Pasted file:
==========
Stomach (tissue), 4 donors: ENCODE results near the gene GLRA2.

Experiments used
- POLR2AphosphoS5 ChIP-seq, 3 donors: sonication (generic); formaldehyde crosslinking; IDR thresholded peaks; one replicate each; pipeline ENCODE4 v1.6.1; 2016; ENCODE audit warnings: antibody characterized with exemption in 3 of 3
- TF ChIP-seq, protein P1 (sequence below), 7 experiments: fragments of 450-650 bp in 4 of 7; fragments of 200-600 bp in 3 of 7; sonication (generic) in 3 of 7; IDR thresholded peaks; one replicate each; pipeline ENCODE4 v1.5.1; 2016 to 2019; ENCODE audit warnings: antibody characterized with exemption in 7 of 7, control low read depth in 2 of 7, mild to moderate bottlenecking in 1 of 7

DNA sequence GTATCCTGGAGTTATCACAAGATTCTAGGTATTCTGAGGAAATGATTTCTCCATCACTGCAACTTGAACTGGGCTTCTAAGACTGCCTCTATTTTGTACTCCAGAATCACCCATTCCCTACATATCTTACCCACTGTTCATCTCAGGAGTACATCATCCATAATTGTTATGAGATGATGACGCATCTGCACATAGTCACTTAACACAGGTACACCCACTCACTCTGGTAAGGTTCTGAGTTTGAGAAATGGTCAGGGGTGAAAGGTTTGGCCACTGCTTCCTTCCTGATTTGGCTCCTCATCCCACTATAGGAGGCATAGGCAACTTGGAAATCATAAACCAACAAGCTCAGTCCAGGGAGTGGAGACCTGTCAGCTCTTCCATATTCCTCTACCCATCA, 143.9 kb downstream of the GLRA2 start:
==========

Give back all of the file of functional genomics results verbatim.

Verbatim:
Stomach (tissue), 4 donors: ENCODE results near the gene GLRA2.

Experiments used
- POLR2AphosphoS5 ChIP-seq, 3 donors: sonication (generic); formaldehyde crosslinking; IDR thresholded peaks; one replicate each; pipeline ENCODE4 v1.6.1; 2016; ENCODE audit warnings: antibody characterized with exemption in 3 of 3
- TF ChIP-seq, protein P1 (sequence below), 7 experiments: fragments of 450-650 bp in 4 of 7; fragments of 200-600 bp in 3 of 7; sonication (generic) in 3 of 7; IDR thresholded peaks; one replicate each; pipeline ENCODE4 v1.5.1; 2016 to 2019; ENCODE audit warnings: antibody characterized with exemption in 7 of 7, control low read depth in 2 of 7, mild to moderate bottlenecking in 1 of 7

DNA sequence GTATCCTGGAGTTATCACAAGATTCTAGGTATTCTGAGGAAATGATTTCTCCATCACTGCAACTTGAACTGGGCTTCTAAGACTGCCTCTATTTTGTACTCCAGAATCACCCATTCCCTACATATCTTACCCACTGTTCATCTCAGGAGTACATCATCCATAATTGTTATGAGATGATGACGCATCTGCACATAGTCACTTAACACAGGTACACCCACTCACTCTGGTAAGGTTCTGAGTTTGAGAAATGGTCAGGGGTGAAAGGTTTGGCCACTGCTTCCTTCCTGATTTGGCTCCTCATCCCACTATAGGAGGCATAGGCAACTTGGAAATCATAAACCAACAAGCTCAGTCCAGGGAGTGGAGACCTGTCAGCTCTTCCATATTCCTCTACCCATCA, 143.9 kb downstream of the GLRA2 start: